loses one. Won't she light a lamp and scour the
house, looking in every nook and cranny until she
her friends and neighbors: 'Celebrate with me! I
found my lost coin!' Count on it—that's the kind of
party God's angels throw every time one lost soul
turns to God."
THE STORY OF THE LOST SON
11-12Then he said, "There was once a man who
had two sons. The younger said to his father,
'Father, I want right now what's coming to me.'
12-16 "So the father divided the property
between them. It wasn't long before the younger
son packed his bags and left for a distant
country. There, undisciplined and dissipated, he
wasted everything he had. After he had gone
through all his money, there was a bad famine
all through that country and he began to hurt. He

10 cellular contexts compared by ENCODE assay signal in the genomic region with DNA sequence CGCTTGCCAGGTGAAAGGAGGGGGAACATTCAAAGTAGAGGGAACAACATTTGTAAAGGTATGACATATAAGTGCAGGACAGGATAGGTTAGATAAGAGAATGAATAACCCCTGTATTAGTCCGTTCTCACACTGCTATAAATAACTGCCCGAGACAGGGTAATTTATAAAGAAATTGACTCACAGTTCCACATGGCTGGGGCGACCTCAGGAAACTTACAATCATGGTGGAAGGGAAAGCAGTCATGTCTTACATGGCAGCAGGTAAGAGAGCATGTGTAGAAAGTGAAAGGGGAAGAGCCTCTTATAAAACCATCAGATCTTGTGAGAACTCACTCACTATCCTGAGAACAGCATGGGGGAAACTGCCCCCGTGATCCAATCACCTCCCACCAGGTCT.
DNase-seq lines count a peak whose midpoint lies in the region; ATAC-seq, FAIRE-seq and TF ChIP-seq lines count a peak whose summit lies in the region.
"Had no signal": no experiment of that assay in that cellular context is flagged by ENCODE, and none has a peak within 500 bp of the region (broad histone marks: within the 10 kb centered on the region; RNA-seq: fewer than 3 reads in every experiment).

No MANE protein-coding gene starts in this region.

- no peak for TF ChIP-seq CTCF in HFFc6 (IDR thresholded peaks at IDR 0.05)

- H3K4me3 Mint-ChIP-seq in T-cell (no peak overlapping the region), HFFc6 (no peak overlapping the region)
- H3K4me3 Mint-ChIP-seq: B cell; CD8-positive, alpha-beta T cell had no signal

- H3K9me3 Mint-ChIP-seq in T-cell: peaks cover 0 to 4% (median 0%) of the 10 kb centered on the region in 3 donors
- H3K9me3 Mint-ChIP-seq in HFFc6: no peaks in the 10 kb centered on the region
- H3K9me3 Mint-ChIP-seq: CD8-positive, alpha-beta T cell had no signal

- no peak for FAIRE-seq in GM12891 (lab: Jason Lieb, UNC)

signed on with a citizen there who assigned him
to his fields to slop the pigs. He was so hungry
he would have eaten the corncobs in the pig slop,
but no one would give him any.
17-20" That brought him to his senses. He said,
'All those farmhands working for my father sit
down to three meals a day, and here I am
starving to death. I'm going back to my father.
I'll say to him, Father, I've sinned against God,
I've sinned before you; I don't deserve to be
called your son. Take me on as a hired hand.' He
got right up and went home to his father.
20-21 "When he was still a long way off, his
father saw him. His heart pounding, he ran out,
embraced him, and kissed him. The son started
his speech: 'Father, I've sinned against God,
I've sinned before you; I don't deserve to be
called your son ever again.'
calling to the servants, 'Quick. Bring a clean
set of clothes and dress him. Put the family ring
on his finger and sandals on his feet. Then get a
grain-fed heifer and roast it. We're going to feast!
We're going to have a wonderful time! My son is
here—given up for dead and now live! Given up
for lost and now found!' And they began to have